This is going to be a really challenging year because you may have a runaway success on one side as they bring the prices down into rational tiers and pricing, but they are going to have a real challenge with the inventory of the premium 2K, which is still in their product planning. Tom, you have been in the TV business. How would you look at that?

Hickman: I would agree with you. It is a very real risk, and there are people that are betting heavily on premium 2K. It all comes down to how much discipline we have. We are not particularly known for discipline in this business from a pricing standpoint.

Workman: One way or another something will have to give. If 4K takes off, they will have built premium 2K sets into their roadmap. What are they going to do? Does that create another level of price compression off of the 2K sets?

Souder: I have a feeling we will sit here next year and we will have seen an increase in the mix of higher-end TVs just because there is a more tangible benefit out there. A premium 2K, whatever was driving it, got to be less and less effective. Now there is something new and exciting for people.

TWICE:What role will OLED play in all this?

Pidgeon: Ultra HD 4K has reached the consumer level where there is awareness there, but with OLED there is still some confusion about it. “I thought we already had LED TV. I don’t get OLED.” There doesn’t seem to be that consumer drive to come in and actually seek out an OLED set, whereas there is certainly consumer traction to come in and seek out 4K.

TWICE:There is enough of a learning curve explaining UHD.

Pidgeon: It confuses me. [Laughter]

TWICE: Are we piling too much new technology on the consumer?

Pidgeon: I like it. I like having it. I like being able to show it. If you look at it, it is clearly impressive. I don’t think it hurts anything. Is it a Beta-VHS race? I don’t know, but it is certainly out there. Clearly we have not had the success on OLED that we have had with 4K, but it doesn’t bother me. It’s not like, “Oh, we have to merchandise one of those.” It’s a cool TV.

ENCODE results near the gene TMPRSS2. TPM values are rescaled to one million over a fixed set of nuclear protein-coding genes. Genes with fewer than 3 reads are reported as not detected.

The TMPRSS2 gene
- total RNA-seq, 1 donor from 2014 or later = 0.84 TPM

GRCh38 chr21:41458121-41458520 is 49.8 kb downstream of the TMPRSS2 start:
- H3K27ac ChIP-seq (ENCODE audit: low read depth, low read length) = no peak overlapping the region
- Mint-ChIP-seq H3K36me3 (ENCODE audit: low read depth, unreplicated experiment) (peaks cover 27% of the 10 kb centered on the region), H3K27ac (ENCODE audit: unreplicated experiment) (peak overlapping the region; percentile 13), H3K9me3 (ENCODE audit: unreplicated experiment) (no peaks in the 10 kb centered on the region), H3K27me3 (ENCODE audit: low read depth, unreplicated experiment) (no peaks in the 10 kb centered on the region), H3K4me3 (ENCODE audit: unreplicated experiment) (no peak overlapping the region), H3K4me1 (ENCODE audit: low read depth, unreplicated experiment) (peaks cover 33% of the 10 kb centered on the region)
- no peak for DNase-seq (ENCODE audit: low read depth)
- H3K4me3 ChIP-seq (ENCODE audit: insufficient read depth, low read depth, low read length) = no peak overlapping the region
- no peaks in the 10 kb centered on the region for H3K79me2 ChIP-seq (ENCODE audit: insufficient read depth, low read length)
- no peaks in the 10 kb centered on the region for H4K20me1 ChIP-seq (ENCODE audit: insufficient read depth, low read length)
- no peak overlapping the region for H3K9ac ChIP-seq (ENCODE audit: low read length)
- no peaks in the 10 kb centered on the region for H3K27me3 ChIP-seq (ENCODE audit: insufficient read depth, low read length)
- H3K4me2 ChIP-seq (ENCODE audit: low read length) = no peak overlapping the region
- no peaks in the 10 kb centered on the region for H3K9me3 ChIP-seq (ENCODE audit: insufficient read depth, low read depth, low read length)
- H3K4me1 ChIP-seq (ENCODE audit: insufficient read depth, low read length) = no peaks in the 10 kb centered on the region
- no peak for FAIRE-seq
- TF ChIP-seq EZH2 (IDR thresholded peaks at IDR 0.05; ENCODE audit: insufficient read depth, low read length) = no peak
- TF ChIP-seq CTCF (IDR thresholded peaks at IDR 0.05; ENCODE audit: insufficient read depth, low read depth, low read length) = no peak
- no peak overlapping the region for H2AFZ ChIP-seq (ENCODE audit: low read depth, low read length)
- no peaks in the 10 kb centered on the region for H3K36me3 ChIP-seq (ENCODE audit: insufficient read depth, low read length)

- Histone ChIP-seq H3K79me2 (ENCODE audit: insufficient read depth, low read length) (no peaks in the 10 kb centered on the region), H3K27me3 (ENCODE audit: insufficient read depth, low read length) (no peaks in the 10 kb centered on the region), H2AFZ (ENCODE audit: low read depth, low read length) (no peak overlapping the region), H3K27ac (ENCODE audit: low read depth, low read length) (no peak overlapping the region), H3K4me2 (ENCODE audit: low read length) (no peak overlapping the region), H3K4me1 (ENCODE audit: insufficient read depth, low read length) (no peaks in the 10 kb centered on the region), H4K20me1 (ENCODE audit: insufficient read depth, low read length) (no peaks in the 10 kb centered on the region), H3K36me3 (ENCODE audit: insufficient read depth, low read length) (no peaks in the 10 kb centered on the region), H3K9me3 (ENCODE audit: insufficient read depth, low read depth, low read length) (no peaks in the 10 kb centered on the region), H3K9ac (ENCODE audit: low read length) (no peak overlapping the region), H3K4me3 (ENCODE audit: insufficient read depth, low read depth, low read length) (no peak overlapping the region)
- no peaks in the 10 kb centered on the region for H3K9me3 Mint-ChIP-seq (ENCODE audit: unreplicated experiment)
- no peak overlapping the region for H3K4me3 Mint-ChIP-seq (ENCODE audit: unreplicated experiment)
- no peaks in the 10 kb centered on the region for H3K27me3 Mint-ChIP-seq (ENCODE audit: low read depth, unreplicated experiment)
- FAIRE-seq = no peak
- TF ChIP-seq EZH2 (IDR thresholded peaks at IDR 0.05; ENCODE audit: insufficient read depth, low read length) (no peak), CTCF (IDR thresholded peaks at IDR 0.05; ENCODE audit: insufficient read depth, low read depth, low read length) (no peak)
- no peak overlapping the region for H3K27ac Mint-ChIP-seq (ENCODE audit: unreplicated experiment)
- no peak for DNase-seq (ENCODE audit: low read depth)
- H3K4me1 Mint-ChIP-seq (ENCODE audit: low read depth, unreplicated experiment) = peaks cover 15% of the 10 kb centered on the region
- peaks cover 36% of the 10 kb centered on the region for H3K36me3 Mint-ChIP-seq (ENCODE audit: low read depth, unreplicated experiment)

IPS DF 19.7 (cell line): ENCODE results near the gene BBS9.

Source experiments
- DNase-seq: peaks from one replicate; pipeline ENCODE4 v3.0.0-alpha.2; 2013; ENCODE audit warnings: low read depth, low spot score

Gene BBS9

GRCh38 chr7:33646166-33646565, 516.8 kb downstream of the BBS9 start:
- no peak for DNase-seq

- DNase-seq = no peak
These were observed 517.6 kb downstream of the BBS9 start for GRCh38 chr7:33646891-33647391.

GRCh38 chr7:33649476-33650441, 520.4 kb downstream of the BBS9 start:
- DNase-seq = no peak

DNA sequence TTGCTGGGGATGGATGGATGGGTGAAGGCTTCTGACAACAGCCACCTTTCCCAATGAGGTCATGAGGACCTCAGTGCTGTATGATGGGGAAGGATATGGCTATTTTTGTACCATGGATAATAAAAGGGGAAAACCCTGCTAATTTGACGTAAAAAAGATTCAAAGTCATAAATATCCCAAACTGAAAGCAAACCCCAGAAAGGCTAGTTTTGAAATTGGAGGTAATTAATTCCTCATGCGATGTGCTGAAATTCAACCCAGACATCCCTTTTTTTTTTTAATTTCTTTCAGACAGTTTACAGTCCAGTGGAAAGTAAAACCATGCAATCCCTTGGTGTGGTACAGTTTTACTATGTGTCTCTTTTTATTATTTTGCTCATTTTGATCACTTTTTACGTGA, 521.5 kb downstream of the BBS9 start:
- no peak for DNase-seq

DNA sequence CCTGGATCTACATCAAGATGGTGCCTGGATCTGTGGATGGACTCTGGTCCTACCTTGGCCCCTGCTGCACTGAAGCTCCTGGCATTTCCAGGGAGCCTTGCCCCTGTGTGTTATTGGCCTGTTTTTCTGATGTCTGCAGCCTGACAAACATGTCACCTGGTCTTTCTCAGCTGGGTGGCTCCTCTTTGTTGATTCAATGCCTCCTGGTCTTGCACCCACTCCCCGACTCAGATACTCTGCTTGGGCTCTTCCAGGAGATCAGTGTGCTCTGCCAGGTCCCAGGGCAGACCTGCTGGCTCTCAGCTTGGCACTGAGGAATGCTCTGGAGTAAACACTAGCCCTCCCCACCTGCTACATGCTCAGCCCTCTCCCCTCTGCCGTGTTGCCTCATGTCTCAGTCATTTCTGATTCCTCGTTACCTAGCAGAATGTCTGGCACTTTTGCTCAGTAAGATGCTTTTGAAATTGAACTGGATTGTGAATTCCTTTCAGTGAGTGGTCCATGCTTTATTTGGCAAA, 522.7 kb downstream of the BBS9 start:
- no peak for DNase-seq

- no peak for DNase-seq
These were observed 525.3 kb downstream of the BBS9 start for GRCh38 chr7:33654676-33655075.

Hickman: You can never have too much technology in the store as a high-end footprint driver.

Souder: If a customer comes in and sees OLED, it is stunning. It really draws their attention.

“Wow, I’d love to have one, but it’s not going to happen.”

“Let me talk about another great picture technology that is much more reasonably priced.”

Just like having high-quality headphones out there has lifted the business, having the higher-quality television picture has as well.

Workman: For 2014 you only really have one vendor that is making an aggressive stand in OLED. Everyone else has pretty much said “4K, bring it on. UHD is our future, and I want to be No. 1, I want to be No. 1, I want to be No. 1.”

The pricing on OLED is obviously really, really high. The movement is toward the bigger screens. If you take a 75-inch or larger OLED, you are talking museum-quality pricing. A sheik might come and buy one, but otherwise it is not anywhere close to mainstream.

Hartman: In 2014, 2015 and maybe 2016 people will adopt UHD, and maybe we will sit here in 2017 and talk about the next transition.

TWICE: What is Abt doing with the category?

Mike Abt, Abt Electronics: We are doing everything. A smart retailer wants to carry everything. Anything that is more upscale and higher priced you have to show. That is what makes us different than a lot of other people.

TWICE: Where is it in the store?

Abt: It changes every day in the store, but OLED was right in the front. It is by far the most impressive TV. That is the one that people just stop and stare at. It really is amazing, but it is priced too high. It’s not so viable. That’s why Sony backed off it this year. But 4K is great; it’s selling well.

TWICE: So no consumer resistance?

Abt: 3D was really a hard sell. We didn’t believe in it, the salesmen didn’t believe in it, and the customer maybe went to a movie and saw it once and didn’t believe in it either.

Workman: What is interesting is OLED is trying to get to the point that 3D was supposed to get to without all of the crap with the glasses. When you see an OLED set it is almost 3D, so you don’t have all of the encumbrances of that. The consumer likes it. They just didn’t want to wear glasses.